fig'-tre (te'enah, plural te'enim, specially "figs"; paggim, "green figs" only in Song 2:13; suke, "fig-tree," sukon, "fig"):
1. Fig-Trees in the Old Testament:
The earliest Old Testament reference to the fig is to the leaves, which Adam and Eve converted into aprons (Ge 3:7). The promised land was described (De 8:8) as "a land of wheat and barley, and vines and fig-trees and pomegranates," etc. The spies who visited it brought, besides the cluster of grapes, pomegranates and figs (Nu 13:23). The Israelites complained that the wilderness was "no place of seed, or of figs, or of vines, or of pomegranates" (Nu 20:5). When Egypt was plagued, the fig-trees were smitten (Ps 105:33); a similar punishment was threatened to unfaithful Israel (Jer 5:17; Ho 2:12; Am 4:9). It is only necessary to ride a few miles among the mountain villages of Palestine, with their extensive fig gardens, to realize what a long-lasting injury would be the destruction of these slow-growing trees. Years of patient labor--such as that briefly hinted at in Lu 13:7--must pass before a newly planted group of fig-trees can bear profitably. Plenitude of fruitful vines and fig-trees, specially individual ownership, thus came to be emblematical of long-continued peace and prosperity. In the days of Solomon "Judah and Israel dwelt safely, every man under his vine and under his fig-tree" (1Ki 4:25). Compare also 2Ki 18:31; Isa 36:16; Mic 4:4; Zec 3:10; 1 Macc 14:12. Only a triumphal faith in Yahweh could rejoice in Him "though the fig-tree shall hot flourish" (Hab 3:17).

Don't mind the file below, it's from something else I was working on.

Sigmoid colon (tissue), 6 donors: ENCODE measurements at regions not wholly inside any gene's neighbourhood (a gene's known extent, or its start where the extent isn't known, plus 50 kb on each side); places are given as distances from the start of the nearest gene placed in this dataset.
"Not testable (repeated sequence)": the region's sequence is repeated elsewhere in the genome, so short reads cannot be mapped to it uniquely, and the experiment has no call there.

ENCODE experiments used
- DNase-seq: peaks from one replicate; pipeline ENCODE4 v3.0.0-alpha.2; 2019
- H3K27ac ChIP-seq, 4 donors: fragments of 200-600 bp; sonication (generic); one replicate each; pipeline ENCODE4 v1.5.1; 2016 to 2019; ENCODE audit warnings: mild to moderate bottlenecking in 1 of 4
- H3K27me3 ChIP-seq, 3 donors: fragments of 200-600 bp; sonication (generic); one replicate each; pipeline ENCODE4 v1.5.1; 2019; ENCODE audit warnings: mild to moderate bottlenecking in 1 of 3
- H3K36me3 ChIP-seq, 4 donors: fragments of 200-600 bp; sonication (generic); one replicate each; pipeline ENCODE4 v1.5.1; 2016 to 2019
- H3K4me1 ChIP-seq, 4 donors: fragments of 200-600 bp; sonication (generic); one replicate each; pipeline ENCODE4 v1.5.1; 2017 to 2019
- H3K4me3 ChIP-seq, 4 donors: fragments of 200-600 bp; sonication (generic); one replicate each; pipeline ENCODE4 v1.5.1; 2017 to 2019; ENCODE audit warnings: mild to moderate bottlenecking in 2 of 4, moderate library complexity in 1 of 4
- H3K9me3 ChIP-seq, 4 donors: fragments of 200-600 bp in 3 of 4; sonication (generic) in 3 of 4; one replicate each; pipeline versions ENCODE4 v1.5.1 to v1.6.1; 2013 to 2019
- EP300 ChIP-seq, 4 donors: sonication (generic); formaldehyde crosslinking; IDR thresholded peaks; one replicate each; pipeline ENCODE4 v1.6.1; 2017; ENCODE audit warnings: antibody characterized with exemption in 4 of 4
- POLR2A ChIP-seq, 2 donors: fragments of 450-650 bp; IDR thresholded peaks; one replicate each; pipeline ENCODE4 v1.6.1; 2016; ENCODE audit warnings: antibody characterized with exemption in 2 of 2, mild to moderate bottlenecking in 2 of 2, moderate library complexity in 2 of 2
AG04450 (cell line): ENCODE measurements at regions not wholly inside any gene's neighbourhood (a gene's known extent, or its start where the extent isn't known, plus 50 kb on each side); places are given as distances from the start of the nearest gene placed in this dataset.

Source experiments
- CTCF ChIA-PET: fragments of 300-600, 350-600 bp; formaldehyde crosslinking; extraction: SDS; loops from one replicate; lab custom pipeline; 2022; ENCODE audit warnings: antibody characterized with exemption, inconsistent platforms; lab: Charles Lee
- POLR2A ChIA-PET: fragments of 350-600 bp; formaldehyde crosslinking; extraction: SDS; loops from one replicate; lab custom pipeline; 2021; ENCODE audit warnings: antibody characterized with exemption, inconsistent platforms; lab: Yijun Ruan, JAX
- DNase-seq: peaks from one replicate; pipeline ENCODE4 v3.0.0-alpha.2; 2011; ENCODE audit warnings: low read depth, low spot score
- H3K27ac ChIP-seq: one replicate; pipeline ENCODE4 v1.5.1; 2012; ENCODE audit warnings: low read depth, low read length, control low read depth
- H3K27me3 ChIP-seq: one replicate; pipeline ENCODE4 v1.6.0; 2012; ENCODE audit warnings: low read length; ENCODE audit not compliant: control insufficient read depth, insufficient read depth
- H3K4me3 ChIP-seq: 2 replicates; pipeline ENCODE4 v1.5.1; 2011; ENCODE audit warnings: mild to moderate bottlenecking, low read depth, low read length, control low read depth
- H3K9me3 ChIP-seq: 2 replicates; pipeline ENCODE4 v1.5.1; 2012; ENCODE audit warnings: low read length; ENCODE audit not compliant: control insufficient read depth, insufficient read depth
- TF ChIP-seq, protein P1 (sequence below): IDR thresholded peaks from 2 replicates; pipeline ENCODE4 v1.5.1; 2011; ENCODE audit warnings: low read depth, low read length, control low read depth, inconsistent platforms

2. Natural History of the Fig-Tree:
The Ficus carica, which produces the common fig, is a tree belonging to the Natural Order. Urticaceae, the nettle family, which includes also the banyan, the India rubber fig-tree, the sycamore fig and other useful plants. Fig-trees are cultivated all over the Holy Land, especially in the mountain regions. Wild fig-trees--usually rather shrubs than trees--occur also everywhere; they are usually barren and are described by the fellahin as "male" trees; it is generally supposed that their presence is beneficial to the cultivated variety. The immature flowers harbor small insects which convey pollen to the female flowers and by their irritating presence stimulate the growth of the fruit. Artificial fertilization has been understood since ancient times, and there may be a reference to it in Am 7:14.
Fig-trees are usually of medium height, 10 or 15 ft. for full-grown trees, yet individual specimens sometimes attain as much as 25 ft. The summer foliage is thick and surpasses other trees of its size in its cool and dense shade. In the summer owners of such trees may be seen everywhere sitting in their shadow (Joh 1:48). Such references as Mac 4:4; Zec 3:10, etc., probably are to this custom rather than to the not uncommon one of having a fig-tree overhanging a dwelling.
The fruit of the fig-tree is peculiar. The floral axis, instead of expanding outward, as with most flowers, closes, as the flower develops, upon the small internal flowers, leaving finally but a small opening at the apex; the axis itself becomes succulent and fruit-like. The male flowers lie around the opening, the female flowers deeper in; fertilization is brought about by the presence of small hymenopterous insects.